Once that’s going, start embellishing. Tinker more with the Random effect, add arpeggiators, make longer clips. Try duplicating the track and swapping the acoustic kit for an 808-type sound, so you have two kits playing randomly at the same time. Keep them in stereo or hard pan them left and right for more separation.
It’s true that Live users have it easy when it comes to beat slicing, to the point where it’s worth running a copy of Live just to handle beats and nothing else. Further, find a drum loop and drop it into Live’s Simpler instrument. Choose Slice mode, and you have the beat sliced with little vertical lines on the waveform in the display; each is now triggered by a different note.
Drop the Random MIDI Effect device in the same track, and when you play some MIDI notes – it’ll trigger random slices from the beat. How well it works and what it does will depend on the length of the sample, the number of slices, and parameters in the Random device. Use Push if you want a more hands-on hardware sample feel.
Native Instruments Maschine software (from version 2.6 upwards) includes something called Variation Engine, which is based on functions called Humanize and Randomize. The former is going to give you more of a ‘groove’-type adjustment to existing beats, whereas Randomize is better for our theme because it generates new patterns and randomises their timing and velocity.
It’s easier (and cheaper) to create messed-up random beats with software, but hardware does a good job, too. Elektron’s classic Machinedrum and Monomachine feature delicious 12-bit sampled kits, alongside their other synthesis options, and have powerful retriggering and pitch controls that can create effective stuttering/glitchy beats. More recently, Elektron’s Digitakt drum sampler includes a sequencer that allows a different number of steps per track, a note randomiser, retriggering, and micro timing, so they clearly haven’t left behind those of us who like the weird stuff.
Akai’s MPC Live and Force sampler/sequencers both have the XYFX touchpad effect controller, which is great for filtering and stuttering beats. Arturia’s DrumBrute analogue drum machine includes a few features for the wonky beat lover; there are controls for Swing, Randomness, Unquantized Recording, Polyrhythms (different pattern lengths for each instrument), Step Repeat, and a Roller – a touchstrip which, when touched, will repeat the current step in the pattern at note values from 1/4 to 1/32 for extra real-time entertainment value! The Roller is also present in Arturia’s BeatStep Pro sequencer.
If your hardware doesn’t have any random features, as long as it speaks MIDI, it could work alongside software randomisation effects. iPad users can use apps such as Collider or Strom to randomise parameters in the Elektron Analog Rytm, and do the same with Manifold for the Octatrack. Even with a basic 16-step grid format you can do a bit of random. Something you can try during live sets is put a loop into record, and randomly trigger drum sounds as it loops round, building up a semi-random drum pattern.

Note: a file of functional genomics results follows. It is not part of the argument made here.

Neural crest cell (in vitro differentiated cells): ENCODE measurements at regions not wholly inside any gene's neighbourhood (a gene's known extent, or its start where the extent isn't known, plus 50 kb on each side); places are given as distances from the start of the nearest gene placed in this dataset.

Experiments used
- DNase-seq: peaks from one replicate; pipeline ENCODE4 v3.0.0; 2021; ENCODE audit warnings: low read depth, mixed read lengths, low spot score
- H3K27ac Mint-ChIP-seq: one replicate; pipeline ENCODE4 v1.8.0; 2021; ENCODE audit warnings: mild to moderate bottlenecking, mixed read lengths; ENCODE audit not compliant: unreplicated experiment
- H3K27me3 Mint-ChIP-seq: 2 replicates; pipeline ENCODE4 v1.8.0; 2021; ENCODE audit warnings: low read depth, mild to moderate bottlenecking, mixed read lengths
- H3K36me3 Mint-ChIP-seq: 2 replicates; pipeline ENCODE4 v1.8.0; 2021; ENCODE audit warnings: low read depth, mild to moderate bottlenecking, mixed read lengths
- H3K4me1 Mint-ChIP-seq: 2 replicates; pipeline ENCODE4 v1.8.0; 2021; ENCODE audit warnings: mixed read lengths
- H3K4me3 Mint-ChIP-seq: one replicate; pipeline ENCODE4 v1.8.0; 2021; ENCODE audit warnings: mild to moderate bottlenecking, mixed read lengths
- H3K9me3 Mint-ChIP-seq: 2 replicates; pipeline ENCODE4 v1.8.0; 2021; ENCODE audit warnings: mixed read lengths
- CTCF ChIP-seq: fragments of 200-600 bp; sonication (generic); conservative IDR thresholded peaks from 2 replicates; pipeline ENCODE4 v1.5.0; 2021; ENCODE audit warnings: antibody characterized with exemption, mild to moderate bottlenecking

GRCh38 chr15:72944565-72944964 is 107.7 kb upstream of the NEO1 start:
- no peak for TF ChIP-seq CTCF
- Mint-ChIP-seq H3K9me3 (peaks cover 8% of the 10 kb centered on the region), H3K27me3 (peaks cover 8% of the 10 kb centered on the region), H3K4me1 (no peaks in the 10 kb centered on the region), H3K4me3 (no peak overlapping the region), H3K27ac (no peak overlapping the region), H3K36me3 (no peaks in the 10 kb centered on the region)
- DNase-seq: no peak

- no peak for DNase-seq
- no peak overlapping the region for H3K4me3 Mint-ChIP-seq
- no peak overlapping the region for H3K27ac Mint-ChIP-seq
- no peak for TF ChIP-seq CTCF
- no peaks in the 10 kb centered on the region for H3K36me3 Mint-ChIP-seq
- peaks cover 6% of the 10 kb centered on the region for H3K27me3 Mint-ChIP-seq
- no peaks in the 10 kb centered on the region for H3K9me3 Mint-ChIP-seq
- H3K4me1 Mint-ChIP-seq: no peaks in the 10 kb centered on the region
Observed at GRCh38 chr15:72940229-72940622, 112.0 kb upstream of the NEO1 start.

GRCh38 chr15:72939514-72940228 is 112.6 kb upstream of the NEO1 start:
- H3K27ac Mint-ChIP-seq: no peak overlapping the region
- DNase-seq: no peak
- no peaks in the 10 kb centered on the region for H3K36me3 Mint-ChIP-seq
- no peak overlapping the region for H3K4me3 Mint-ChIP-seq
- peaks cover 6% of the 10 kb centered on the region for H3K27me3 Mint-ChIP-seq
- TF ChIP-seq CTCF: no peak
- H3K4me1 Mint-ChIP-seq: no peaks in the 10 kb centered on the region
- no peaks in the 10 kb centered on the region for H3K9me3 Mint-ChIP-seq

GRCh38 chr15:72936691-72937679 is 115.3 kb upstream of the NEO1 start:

It’s easy to do with both software and hardware – audiences love it if you’re creating something in front of them. When I’m doing it in software, I use the 12-bit kit sampled from the Monomachine, and force it to be monophonic, so no matter how haphazardly you enter notes, it’ll only play one sound per step, which keeps it a lot tidier. On top of that, I add beat-repeat effects and LFOs applied to distortions and filters, which gives me more layers of variety in the basic core loops.
The final question
So which is best for this kind of beat-messing exercise, software or hardware? Okay, let’s stroke those chins a bit. Hmm, well, I’ve used software and hardware options, in both live and studio settings, and they both have their strengths. For sheer unlimited flexibility and sound design, if the result is going to be something that I’m going to recycle and use in
a studio project, then software would be my first choice, unless there’s a really good reason otherwise.
For live performance, it might be different. The flexibility of software is just as valuable live as in the studio, but nothing really beats standing onstage and building beats by randomly tapping at hardware buttons or pads. The audience can see what you’re doing and they know there’s no safety net. You can screw it up, but the element of risk is what makes it exciting and takes you away from that ‘pressing the space bar and checking your email’ vibe that’s always present with a computer.
How weird can you go?
Sometimes, you can’t improve on the sound of a 909 on tape, and you can’t improve on the sublime beauty of a dead straight, simple, beat. But there are all those other times where you want to make a different statement, get a deeper texture, break out of a creative rut. Whatever the reasons, developing your favourite techniques for creating strange beats will pay off.